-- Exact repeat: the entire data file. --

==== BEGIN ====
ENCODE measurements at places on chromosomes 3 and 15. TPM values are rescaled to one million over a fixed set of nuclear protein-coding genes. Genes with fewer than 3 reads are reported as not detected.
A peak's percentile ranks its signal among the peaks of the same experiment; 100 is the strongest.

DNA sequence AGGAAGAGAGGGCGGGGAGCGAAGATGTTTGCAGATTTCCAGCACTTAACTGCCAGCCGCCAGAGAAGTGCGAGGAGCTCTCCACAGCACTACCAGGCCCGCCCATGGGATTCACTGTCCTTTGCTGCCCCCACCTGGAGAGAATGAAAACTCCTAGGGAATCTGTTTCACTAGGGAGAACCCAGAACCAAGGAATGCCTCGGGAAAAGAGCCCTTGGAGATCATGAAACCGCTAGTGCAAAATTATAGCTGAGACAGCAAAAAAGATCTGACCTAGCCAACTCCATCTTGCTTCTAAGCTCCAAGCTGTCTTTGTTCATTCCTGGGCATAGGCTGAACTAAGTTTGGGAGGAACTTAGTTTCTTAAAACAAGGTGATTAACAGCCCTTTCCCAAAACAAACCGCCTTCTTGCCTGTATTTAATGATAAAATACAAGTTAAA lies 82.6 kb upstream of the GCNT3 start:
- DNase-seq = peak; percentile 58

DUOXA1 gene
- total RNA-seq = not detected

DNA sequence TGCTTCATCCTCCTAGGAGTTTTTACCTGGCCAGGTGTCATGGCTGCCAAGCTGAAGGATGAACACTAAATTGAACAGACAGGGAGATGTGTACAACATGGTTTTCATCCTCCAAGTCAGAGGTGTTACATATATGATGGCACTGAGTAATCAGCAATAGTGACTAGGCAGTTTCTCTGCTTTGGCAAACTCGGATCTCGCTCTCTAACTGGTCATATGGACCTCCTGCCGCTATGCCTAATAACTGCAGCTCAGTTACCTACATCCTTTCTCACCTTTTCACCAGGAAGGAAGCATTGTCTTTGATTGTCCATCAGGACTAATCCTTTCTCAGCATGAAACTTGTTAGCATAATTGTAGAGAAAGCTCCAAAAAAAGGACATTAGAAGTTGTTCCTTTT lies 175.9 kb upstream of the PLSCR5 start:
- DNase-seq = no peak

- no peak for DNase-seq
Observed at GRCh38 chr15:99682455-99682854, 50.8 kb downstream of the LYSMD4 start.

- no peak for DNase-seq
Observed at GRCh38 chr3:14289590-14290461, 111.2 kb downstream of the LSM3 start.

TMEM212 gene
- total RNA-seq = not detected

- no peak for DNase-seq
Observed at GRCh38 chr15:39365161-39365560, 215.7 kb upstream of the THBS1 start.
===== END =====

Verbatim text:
ENCODE measurements at places on chromosomes 3 and 15. TPM values are rescaled to one million over a fixed set of nuclear protein-coding genes. Genes with fewer than 3 reads are reported as not detected.
A peak's percentile ranks its signal among the peaks of the same experiment; 100 is the strongest.

DNA sequence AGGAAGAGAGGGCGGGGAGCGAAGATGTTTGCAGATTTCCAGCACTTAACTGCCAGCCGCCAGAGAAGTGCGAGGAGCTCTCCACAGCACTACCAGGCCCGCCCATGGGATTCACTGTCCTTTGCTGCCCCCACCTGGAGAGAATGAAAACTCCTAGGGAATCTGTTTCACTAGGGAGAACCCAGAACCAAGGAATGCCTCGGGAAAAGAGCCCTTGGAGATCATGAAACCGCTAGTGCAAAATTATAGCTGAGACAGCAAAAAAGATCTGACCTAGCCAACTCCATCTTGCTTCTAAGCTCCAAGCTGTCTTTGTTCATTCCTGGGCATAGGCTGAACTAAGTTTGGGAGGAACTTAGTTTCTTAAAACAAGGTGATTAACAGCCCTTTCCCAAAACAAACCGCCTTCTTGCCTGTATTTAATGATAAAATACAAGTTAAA lies 82.6 kb upstream of the GCNT3 start:
- DNase-seq = peak; percentile 58

DUOXA1 gene
- total RNA-seq = not detected

DNA sequence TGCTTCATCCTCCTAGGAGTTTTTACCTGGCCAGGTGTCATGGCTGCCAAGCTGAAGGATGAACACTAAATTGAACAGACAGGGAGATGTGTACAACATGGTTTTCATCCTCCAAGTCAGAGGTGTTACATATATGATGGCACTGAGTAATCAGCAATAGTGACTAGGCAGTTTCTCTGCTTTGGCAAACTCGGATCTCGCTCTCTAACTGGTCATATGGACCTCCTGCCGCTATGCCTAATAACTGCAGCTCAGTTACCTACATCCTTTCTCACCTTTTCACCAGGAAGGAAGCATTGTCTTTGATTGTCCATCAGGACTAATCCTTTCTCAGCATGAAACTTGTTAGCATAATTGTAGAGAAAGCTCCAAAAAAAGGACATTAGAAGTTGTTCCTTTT lies 175.9 kb upstream of the PLSCR5 start:
- DNase-seq = no peak

- no peak for DNase-seq
Observed at GRCh38 chr15:99682455-99682854, 50.8 kb downstream of the LYSMD4 start.

- no peak for DNase-seq
Observed at GRCh38 chr3:14289590-14290461, 111.2 kb downstream of the LSM3 start.

TMEM212 gene
- total RNA-seq = not detected

- no peak for DNase-seq
Observed at GRCh38 chr15:39365161-39365560, 215.7 kb upstream of the THBS1 start.